“I’m 42 years old and I’m broke and I’m homeless,” Karl Bushby lamented as he trudged along through the coarse brown sand of a beach in Melaque, Mexico, where I caught up with him last year. “I’m a professional parasite. I’m a professional hobo. I’m sleeping on other people’s couches. I’m 42 years old, and I have to walk other people’s dogs, just so they’ll feed me. My job is picking up dog shit!”
Bushby paused now, and when I looked over at him he was faintly smirking, charmed by the dolefulness he exuded as we made our way through the twilight toward the tiny village on Mexico’s west coast. There was a sparkle in his blue eyes, but a fleeting one. Since late 2008, mostly living in Melaque (pronounced muh-lah-kay, population 8,000), Bushby had been undernourished, subsisting on less than 2,000 calories a day as he cadged lodgings from friends and did them occasional favors in return. His skin was pallid, as though he were back home in the north of England, where his mother still works in a confectionery factory, and his movements were restrained—sluggish, even. “I’ve shut down the extremities. These days I’m just preserving my core,” he said. His tone was at once morose and faux dramatic. “I’m at the mercy of other people’s kindness. I’m a nobody. But in a matter of months, of course, I could be conquering the world.”
Well, not exactly conquering the world, but slowly plying his way across it. From 1998 to 2006, Bushby averaged about 2,000 miles a year. Not noteworthy by thru-hiker standards, but no one will question the pace if he completes the journey. The unprecedented length, along with potentially deadly obstacles like the Bering Strait’s shifting ice, make it a hike no one will likely ever repeat.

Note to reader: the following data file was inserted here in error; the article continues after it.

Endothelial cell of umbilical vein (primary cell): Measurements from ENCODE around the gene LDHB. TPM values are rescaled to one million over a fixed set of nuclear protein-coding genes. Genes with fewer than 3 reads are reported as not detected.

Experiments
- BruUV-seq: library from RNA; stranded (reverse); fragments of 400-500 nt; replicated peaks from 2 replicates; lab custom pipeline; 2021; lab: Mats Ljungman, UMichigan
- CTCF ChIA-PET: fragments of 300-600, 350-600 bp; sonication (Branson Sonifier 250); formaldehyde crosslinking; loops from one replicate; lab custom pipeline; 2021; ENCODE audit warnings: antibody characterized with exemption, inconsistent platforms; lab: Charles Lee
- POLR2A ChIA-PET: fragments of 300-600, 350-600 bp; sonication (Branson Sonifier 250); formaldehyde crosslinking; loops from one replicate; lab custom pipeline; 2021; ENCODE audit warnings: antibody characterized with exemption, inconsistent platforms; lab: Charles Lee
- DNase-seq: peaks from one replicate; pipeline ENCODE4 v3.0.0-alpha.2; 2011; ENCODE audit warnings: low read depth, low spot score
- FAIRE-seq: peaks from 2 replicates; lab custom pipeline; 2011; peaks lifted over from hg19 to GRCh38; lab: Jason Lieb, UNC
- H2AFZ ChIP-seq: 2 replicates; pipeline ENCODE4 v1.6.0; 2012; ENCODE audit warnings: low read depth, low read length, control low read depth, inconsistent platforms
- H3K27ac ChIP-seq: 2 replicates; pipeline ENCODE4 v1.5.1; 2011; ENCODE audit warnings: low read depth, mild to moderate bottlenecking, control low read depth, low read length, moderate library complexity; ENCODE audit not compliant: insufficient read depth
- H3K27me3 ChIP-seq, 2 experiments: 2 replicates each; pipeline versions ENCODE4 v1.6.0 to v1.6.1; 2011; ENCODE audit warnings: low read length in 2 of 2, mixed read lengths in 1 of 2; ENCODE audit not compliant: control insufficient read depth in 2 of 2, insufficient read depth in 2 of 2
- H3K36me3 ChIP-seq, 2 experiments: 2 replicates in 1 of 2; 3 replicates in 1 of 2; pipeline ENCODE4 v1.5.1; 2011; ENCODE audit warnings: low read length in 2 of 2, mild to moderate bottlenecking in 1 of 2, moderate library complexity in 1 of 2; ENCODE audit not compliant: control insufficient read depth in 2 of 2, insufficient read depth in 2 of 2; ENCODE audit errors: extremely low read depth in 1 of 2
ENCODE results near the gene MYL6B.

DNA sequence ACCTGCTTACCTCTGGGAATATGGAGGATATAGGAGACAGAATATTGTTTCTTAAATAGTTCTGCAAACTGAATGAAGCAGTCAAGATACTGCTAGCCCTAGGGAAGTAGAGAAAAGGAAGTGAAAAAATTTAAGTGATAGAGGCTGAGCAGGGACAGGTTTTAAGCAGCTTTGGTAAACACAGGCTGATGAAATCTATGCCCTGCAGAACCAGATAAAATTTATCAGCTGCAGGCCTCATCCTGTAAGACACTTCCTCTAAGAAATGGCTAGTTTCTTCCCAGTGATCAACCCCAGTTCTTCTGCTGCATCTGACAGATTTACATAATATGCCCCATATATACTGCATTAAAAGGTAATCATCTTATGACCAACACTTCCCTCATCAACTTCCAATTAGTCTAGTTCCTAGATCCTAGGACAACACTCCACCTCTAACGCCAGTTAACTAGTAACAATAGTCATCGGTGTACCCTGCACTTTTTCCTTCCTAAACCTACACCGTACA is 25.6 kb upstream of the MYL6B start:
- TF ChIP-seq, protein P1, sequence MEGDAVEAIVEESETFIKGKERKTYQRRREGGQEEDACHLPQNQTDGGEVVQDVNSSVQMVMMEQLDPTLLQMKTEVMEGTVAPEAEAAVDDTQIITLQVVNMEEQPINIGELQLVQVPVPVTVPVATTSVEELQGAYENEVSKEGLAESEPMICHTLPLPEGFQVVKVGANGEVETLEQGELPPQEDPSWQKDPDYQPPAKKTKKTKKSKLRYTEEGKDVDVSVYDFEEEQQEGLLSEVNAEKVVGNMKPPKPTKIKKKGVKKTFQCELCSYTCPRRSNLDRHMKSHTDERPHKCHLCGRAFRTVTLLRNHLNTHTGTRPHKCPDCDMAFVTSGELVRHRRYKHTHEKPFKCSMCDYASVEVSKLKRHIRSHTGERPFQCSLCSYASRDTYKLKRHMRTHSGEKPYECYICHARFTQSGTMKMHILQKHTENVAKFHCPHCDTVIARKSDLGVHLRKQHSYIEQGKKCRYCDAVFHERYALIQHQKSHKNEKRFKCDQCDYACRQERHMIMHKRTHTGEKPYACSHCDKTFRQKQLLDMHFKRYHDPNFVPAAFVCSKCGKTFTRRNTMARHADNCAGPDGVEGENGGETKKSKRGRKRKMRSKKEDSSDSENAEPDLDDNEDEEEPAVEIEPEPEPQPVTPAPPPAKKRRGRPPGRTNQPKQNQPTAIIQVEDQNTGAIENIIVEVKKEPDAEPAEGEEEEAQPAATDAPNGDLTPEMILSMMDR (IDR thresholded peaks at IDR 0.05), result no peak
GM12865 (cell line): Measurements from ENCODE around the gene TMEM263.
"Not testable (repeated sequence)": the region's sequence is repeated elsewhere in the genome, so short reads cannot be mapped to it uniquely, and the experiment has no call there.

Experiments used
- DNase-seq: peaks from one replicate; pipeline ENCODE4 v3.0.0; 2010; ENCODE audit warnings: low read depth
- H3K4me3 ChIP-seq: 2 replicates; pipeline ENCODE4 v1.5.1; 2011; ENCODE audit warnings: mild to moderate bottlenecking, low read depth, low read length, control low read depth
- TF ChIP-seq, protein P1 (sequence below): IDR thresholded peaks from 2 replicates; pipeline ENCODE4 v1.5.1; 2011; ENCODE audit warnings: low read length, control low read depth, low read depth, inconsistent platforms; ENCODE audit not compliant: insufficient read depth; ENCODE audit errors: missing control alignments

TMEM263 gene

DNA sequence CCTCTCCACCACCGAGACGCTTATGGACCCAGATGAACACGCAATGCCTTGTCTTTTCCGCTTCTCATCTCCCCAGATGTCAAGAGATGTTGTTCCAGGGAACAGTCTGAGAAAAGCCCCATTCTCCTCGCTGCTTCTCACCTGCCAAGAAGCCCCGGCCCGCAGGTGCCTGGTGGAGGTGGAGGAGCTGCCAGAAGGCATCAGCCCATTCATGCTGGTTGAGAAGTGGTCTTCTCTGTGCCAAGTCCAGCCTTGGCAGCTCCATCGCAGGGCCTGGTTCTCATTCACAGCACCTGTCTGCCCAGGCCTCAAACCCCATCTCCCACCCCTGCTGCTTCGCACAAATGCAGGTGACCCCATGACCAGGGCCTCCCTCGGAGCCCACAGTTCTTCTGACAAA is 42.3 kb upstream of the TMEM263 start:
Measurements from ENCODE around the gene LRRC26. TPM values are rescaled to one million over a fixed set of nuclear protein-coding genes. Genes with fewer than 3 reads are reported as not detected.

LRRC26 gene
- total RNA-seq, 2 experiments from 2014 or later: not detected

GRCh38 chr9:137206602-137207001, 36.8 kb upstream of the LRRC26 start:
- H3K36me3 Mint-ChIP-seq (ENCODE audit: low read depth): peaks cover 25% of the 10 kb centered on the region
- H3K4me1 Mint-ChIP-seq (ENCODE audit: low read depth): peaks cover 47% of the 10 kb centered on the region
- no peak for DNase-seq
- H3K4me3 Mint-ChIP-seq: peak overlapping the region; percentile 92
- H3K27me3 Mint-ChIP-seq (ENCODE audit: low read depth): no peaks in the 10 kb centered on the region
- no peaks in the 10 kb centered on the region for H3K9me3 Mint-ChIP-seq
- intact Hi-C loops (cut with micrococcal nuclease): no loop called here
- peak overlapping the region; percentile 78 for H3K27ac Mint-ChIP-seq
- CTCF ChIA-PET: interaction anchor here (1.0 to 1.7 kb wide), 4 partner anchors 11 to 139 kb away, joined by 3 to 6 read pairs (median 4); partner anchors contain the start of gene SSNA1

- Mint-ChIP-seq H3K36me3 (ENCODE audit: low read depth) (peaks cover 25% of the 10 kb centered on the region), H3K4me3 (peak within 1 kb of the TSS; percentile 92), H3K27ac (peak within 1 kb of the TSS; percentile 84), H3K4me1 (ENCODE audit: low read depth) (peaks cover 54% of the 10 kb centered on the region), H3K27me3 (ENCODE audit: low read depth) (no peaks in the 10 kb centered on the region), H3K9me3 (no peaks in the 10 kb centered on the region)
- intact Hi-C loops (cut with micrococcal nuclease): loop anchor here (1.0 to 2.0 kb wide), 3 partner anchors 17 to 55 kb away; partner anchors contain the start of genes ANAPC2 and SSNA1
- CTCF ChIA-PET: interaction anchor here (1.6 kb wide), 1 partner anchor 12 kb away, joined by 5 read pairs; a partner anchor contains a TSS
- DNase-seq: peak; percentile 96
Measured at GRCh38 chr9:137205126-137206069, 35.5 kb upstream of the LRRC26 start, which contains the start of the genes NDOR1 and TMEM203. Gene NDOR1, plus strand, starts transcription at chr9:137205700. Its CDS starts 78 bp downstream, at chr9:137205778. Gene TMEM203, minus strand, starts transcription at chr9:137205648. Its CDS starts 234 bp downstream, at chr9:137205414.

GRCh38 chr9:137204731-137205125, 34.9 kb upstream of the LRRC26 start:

The expedition began, he said, as a bad bet. “I had something to prove to my paratrooper mates.” He also had something to run from—in 1998, he was still embroiled in the aftermath of a nasty divorce. He flew to Punta Arenas, Chile, with $800 and a wheeled cart full of gear.
Strangers fed and sheltered him. He scored a few meager sponsorships, and he just kept plodding along. Bushby walked up South America’s Pacific coast, battling wind in Patagonia and long waterless stretches in Chile’s northern deserts. He crossed Central America’s Darien Gap, a guerilla-ridden jungle region where he backpacked into a no-man’s land against the advice of the Colombian military. He walked through sizzling heat in the Southwestern U.S. and numbing cold in Canada and Alaska. Then, famously, he crossed the ice to Russia in 2006. And then, not so famously, he retreated (by plane) to this beach town in Mexico, where he could look for sponsors—film producers were nibbling—as he conserved funds. The unemployed Bushby had a grand total of $700 in his bank account when I visited him and he couldn’t even access that money, having lost his bankcard. The replacement was still en route. As we walked through the sand, Bushby cracked open his wallet to reveal a single 20 peso bill, worth about $1.70. “That’s it,” he said. “That’s all I have at the moment.”